Read the White Paper

Blind & Low Vision

Accessible video with audio description is helpful for people who are blind or low vision. Audio description tracks paint a picture of the visual elements occurring on-screen and narrates essential visual information, such as action, settings, facial expressions, costumes, and scene changes. It ensures that those who can’t see the screen don’t miss key visual elements.

Accessible video platforms will also ensure that people who are blind or low vision and who use a screen reader can navigate the application without difficulty.

Chronic Migraine

For some people with chronic migraines, light and other visual stimuli can trigger migraine attacks. Flickering or pulsing lights and repetitive patterns may potentially spark a painful migraine in some viewers. An accessible video should include flash warnings, as needed, to ensure people with chronic migraine syndrome can avoid any of these harmful triggers.

Deaf & Hard of Hearing

People who are deaf and hard of hearing need captions to ensure accessible video. Captions are time-synchronized text frames that display at the bottom of a video screen. They include dialogue, speaker labels, and non-speech elements and act as a supplement to or substitute for the audio.


For about 3% of people with epilepsy, exposure to flashing lights at specific intensities or certain visual patterns can trigger seizures. This condition is known as photosensitive epilepsy.

It’s helpful to provide a flash warning if there are any strobing effects or flashing graphics to provide a more accessible video for those with epilepsy. Web Content Accessibility Guidelines (WCAG) 2.3 provides success criteria to reduce the risk of video triggering seizures. In general, creating videos with flashing should be avoided – there should be no more than three general flashes and no more than three red flashes within any one-second period. If the video does contain flashing, a warning should be issued initially, giving the viewer ample time to exit out of the video before being exposed.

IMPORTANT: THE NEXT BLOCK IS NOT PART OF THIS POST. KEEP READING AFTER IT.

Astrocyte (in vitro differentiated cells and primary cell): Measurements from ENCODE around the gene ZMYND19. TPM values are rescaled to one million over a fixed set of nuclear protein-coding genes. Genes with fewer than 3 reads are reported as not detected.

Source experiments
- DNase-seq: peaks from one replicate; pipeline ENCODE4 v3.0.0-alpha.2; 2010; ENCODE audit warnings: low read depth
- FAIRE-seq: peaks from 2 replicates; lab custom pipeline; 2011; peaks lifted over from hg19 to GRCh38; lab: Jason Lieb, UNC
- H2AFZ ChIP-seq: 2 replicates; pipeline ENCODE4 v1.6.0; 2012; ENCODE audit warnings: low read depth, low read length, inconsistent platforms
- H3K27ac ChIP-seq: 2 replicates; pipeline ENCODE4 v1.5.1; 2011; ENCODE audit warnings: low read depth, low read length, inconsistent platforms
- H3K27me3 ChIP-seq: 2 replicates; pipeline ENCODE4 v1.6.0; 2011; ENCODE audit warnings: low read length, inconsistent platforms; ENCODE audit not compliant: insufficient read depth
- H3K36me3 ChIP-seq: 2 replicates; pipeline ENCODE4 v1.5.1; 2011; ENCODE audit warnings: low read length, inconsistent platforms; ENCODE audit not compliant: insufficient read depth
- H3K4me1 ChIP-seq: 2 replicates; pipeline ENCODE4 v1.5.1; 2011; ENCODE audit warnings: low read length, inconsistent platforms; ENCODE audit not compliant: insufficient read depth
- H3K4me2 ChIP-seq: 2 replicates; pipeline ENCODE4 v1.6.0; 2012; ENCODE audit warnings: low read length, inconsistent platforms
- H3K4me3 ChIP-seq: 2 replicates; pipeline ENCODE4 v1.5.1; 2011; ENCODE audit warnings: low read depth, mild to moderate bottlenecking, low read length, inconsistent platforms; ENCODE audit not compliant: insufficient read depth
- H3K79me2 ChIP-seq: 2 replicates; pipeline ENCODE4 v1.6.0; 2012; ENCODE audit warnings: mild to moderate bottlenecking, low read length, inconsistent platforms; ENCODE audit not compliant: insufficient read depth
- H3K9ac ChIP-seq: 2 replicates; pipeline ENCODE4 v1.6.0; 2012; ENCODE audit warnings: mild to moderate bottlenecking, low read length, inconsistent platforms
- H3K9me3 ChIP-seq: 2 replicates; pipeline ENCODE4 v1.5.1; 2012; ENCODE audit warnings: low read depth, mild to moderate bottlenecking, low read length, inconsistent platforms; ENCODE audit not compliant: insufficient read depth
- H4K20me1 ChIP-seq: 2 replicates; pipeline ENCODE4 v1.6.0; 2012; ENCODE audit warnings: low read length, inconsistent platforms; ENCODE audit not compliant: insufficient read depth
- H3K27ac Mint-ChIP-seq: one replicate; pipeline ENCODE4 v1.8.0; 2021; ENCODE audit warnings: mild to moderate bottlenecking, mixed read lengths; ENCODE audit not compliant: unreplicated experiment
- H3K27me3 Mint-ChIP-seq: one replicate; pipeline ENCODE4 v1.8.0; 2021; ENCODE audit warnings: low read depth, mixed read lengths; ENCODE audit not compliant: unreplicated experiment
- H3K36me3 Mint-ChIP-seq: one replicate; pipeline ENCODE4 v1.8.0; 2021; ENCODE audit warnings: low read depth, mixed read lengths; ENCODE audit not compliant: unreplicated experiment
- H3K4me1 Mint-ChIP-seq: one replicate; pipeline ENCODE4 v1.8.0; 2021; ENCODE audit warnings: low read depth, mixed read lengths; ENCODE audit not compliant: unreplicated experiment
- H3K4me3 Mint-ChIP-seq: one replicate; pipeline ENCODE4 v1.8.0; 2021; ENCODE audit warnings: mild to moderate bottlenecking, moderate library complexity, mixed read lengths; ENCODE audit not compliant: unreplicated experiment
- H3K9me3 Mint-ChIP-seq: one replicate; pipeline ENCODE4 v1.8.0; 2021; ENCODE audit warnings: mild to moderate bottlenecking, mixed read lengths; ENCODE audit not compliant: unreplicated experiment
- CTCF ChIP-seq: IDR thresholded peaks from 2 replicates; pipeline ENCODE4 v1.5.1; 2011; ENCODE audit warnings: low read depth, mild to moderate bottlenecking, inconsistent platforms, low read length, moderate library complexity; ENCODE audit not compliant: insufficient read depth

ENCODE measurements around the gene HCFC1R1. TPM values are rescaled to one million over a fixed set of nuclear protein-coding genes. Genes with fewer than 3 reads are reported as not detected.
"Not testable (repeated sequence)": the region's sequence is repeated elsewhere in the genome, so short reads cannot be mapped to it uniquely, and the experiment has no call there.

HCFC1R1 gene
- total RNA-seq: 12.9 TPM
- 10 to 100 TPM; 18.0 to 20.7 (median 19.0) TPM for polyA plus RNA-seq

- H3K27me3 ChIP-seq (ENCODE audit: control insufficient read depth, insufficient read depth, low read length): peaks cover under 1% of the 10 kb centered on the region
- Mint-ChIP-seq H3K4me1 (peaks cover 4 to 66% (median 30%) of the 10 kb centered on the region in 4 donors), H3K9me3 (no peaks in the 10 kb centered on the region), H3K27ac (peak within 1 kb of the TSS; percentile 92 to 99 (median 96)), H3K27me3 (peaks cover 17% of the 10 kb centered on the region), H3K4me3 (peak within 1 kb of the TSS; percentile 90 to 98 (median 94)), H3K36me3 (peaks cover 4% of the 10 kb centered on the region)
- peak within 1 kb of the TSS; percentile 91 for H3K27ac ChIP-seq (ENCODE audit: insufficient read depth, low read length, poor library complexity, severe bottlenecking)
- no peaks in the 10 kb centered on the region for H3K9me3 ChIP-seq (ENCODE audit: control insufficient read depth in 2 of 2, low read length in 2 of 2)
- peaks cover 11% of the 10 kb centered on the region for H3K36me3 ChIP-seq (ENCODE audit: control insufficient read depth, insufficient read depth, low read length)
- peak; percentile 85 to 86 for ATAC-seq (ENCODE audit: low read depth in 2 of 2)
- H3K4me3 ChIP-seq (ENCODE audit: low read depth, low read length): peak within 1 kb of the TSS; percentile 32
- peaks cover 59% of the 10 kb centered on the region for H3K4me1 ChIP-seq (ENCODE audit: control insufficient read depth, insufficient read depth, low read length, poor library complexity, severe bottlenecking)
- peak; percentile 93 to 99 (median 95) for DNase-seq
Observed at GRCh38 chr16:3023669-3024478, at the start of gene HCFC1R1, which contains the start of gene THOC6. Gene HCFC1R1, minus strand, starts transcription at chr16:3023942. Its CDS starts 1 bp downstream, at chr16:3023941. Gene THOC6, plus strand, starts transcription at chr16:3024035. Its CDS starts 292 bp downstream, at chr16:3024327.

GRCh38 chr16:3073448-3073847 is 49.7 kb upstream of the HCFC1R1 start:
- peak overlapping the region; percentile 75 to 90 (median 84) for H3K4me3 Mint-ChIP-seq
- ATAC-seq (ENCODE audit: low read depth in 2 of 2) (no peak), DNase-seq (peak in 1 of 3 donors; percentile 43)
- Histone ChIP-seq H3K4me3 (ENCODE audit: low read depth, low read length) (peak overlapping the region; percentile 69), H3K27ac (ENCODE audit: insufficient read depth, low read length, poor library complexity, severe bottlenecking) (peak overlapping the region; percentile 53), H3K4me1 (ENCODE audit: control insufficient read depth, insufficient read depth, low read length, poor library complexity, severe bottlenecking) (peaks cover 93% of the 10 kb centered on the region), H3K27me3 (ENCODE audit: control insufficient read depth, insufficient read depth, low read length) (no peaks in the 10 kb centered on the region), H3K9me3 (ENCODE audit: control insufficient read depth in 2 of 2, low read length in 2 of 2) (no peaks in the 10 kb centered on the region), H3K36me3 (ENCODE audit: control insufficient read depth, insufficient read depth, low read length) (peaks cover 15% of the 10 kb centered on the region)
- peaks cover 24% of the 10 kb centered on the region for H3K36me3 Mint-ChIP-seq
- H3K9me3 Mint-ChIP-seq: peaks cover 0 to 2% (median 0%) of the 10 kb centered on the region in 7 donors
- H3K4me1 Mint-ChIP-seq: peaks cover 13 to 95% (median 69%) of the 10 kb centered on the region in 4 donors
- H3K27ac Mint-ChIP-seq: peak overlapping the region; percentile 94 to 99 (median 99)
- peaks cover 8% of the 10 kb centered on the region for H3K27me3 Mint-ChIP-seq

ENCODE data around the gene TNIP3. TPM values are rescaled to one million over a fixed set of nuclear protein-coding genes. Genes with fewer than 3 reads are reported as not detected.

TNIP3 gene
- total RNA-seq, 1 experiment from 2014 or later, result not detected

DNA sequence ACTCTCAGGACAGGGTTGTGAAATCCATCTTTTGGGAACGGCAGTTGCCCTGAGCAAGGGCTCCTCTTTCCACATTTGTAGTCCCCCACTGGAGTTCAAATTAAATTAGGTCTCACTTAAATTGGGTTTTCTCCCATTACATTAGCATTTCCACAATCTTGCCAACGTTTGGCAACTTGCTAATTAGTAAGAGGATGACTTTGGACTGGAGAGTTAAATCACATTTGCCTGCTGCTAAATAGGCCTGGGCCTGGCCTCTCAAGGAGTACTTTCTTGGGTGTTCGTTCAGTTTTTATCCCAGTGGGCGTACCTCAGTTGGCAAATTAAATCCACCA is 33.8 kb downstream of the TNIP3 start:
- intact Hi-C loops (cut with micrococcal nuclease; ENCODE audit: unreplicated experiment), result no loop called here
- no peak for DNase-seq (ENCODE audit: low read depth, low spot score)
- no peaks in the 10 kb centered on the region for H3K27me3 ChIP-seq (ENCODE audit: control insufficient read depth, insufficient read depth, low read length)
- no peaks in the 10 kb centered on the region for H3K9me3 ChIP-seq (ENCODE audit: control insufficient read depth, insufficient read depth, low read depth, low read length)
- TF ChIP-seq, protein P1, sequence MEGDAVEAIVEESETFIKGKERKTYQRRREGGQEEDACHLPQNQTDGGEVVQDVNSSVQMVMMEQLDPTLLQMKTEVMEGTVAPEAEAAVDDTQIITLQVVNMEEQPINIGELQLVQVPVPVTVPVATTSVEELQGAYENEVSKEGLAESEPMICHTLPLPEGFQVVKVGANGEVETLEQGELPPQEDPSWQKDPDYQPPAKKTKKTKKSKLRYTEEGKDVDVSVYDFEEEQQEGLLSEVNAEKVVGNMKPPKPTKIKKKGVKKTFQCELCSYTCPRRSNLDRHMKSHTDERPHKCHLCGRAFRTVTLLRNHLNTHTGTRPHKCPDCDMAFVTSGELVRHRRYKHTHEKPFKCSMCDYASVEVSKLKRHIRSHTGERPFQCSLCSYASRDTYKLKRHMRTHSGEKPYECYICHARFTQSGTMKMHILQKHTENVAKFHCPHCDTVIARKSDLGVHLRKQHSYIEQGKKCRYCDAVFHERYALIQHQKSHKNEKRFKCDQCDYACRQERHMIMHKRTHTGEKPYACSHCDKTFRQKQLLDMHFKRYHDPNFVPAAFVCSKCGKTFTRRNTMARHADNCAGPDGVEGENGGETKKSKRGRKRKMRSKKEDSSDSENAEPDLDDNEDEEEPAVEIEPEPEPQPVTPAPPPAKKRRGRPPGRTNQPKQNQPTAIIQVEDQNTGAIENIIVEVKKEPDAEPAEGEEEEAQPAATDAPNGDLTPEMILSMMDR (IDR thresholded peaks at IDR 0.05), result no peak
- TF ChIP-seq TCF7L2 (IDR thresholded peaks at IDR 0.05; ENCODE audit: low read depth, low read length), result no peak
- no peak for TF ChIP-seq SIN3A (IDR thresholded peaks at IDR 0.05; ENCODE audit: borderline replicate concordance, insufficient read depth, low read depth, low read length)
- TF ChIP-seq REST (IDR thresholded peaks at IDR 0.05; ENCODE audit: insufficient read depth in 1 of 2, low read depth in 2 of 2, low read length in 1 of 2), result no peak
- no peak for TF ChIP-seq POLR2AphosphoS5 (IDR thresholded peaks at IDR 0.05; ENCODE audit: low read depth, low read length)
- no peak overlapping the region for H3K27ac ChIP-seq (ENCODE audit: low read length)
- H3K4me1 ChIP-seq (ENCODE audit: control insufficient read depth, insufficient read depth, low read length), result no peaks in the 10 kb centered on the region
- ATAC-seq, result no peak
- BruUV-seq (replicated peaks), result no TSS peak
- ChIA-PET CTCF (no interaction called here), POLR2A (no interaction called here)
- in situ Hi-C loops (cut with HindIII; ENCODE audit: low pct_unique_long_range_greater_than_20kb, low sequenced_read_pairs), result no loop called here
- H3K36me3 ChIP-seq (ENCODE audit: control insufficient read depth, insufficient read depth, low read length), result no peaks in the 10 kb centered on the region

Note: Independent Television Commission (ITC) also provides guidance regarding flashing, flickering, and regular patterns in media.

Learning Disabilities

In the US, nearly one in five children have a learning disability. Learning disabilities can include dyslexia, ADHD, and processing disorders.

Recent research indicates that captions are a useful learning tool – 75% of students in one study reported that they use captions as a learning aid. Several other studies also show that captions can help strengthen the reading skills of students with learning disabilities, including reading speed, fluency, word knowledge, vocabulary, and comprehension.


How to Make Web Video Accessible (White Paper)

Accessible video is essential and beneficial for many people with disabilities, and we recognize that the list above isn’t comprehensive. The best way to reach greater accessibility for all is to include people with disabilities in the discussion and to hear and honor their needs.

Everyone should have the opportunity to engage with and enjoy video content. Using video features like captions, audio description, flash warnings, and accessible video platforms is a start towards eliminating barriers and providing video content that is more universally accessible to everyone.

 How do you utilize accessible video features? In what ways does accessible video help and benefit you? Share your experience in the comments below.